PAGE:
As a Lewis County District Court judge for nearly 25 years, retired judge Mike Roewe met and mentored dozens of young deputy prosecutors who came through his courtroom.

One in particular “immediately stood out,” he said. 

“I became convinced Joely (O’Rourke) had all the qualifications and attributes that one looks for in a trial judge,” he said. 

When he retired in 2015, Roewe urged O’Rourke to run for District Court judge.

“Luckily for Superior Court, she said ‘no,’” he said. 

Joely O’Rourke was sworn in as Lewis County Superior Court Judge at 1 p.m. Monday. Retiring Superior Court Judge Richard Brosey, who O’Rourke is replacing, presided over her oath of office.

“This is surreal,” O’Rourke said after taking the bench for the first time as a Superior Court Judge, before saying she was struggling to not get emotional.

Lewis County commissioners, other elected officials and both sitting and retired Lewis County judges attended Monday’s ceremony. 

“This is an important day for Joely, it’s an important day for Lewis County and I want to thank everyone for being here,” said Superior Court Judge James Lawler, who presided over the ceremony. 

Superior Court Judges Nelson Hunt and Brosey both announced their retirement about a year ago.

Andrew Toynbee, who was elected to replace retiring Judge Hunt in Superior Court Position 1, was sworn into office last week. 

O’Rourke won the election for Department 3 with about 70 percent of the vote, defeating challenger Katherine Gulmert, an attorney with an office in Chehalis.

O’Rourke was supported by every sitting judge and many retired judges in her election effort, including Roewe.

“It is truly a wonderful and historical day,” he said Monday. 

O’Rourke first started working in Chehalis at the Lewis County Prosecutor’s Office in 2009. 

Before that, she worked as an special agent in Navy Criminal Investigative Services. 

O’Rourke thanked Hunt, Brosey and Lawler, as well as district and municipal court judges for helping her and having confidence in her ability to do the job. She thanked Superior Court Administrator Susie Parker, County Prosecutor Jonathan Meyer and Chief Criminal Deputy Prosecutor Brad Meagher.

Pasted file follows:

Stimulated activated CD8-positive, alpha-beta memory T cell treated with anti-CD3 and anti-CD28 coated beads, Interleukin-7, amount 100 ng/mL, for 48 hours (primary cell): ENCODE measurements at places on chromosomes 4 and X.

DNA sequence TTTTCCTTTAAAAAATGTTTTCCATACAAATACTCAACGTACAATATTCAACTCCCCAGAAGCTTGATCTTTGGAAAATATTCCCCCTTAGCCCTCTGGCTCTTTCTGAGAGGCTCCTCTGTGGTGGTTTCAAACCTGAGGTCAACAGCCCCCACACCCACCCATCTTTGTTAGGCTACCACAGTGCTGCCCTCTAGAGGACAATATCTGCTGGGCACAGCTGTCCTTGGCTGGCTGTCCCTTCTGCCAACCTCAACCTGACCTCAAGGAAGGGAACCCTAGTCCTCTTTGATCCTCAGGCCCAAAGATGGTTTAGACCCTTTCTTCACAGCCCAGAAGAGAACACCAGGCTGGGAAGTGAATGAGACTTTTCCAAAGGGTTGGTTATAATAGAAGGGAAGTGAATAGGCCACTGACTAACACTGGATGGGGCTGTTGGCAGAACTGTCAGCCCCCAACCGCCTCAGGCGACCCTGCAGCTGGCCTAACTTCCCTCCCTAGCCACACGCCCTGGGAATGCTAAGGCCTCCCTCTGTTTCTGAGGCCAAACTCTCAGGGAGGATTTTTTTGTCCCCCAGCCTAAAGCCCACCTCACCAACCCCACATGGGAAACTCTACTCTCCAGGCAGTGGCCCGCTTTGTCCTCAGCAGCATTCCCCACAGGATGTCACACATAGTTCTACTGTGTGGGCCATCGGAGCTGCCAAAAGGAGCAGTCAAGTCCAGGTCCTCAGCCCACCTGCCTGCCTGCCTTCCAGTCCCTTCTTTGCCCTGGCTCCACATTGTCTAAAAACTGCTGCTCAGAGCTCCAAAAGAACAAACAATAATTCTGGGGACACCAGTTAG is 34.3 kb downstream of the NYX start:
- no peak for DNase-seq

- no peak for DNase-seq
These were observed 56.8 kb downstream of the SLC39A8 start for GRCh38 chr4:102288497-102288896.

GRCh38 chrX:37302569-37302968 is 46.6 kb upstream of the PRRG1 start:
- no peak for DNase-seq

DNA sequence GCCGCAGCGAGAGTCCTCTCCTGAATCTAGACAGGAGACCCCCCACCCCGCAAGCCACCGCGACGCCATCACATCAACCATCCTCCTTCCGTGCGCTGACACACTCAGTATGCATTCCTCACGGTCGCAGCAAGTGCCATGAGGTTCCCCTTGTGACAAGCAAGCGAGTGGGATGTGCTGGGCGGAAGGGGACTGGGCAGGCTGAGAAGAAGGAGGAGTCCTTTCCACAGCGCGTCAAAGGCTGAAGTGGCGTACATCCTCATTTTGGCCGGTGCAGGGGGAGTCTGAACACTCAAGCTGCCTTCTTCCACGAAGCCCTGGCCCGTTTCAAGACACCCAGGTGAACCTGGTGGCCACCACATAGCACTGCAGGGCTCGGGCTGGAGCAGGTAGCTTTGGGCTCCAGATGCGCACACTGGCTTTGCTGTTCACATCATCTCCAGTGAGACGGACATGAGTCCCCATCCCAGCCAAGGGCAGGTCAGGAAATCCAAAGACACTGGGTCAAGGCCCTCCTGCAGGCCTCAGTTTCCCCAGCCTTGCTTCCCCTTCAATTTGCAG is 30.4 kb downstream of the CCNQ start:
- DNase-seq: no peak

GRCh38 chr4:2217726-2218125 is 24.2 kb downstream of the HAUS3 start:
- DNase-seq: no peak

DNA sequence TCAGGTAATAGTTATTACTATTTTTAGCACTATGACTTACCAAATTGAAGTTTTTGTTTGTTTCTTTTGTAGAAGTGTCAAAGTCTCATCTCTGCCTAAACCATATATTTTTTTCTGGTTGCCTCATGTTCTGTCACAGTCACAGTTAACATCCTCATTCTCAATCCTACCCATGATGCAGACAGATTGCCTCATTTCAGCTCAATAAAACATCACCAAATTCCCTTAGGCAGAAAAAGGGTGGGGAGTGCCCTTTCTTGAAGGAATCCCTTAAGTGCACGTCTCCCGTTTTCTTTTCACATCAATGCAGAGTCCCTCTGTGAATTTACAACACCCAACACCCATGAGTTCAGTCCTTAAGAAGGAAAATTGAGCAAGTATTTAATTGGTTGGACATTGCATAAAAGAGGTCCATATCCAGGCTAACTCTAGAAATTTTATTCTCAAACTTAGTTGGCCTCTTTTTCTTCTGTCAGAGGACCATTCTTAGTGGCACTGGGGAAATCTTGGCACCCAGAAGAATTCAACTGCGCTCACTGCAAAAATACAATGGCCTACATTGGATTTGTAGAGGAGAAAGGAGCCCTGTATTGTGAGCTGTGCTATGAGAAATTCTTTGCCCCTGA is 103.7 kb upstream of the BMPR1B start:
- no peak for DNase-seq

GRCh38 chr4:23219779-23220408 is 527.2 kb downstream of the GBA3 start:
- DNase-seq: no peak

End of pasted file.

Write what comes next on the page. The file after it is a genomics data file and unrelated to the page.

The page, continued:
“It was a privilege to work for both of you,” she said. 

O’Rourke thanked her parents for supporting her through educational twists and turns, her husband, attorney Shane O’Rourke, for always believing in her, and her son, Brock, for patiently helping during her campaign.

She also thanked a former coworker, former Lewis County deputy prosecutor Colin Hayes, for helping her get the job at the prosecutor’s office that brought her to Lewis County, “by saving my resume from the garbage after my future husband discarded it,” she said. “True story.”

O’Rourke closed her comments by saying that she doesn’t take the responsibilities of her new position lightly and recited a quote from Edmund Burke, an Irish author and political theorist from the 1700s.

“It is not what a lawyer tells me I may do; but what humanity, reason and justice tell me I ought to do,” she recited.

(2) comments


If you were a real good attorney why would you want to make your debut in Lewis County as judges and prosecuting attorneys? We read and see successful attorneys making millions of dollars every year on lawsuits. I would think if you were good in your line of work you would be taking cuts at one hundred thousand a year for the county.


I'm thinking that if she had been male instead, you'd never make a comment like that.

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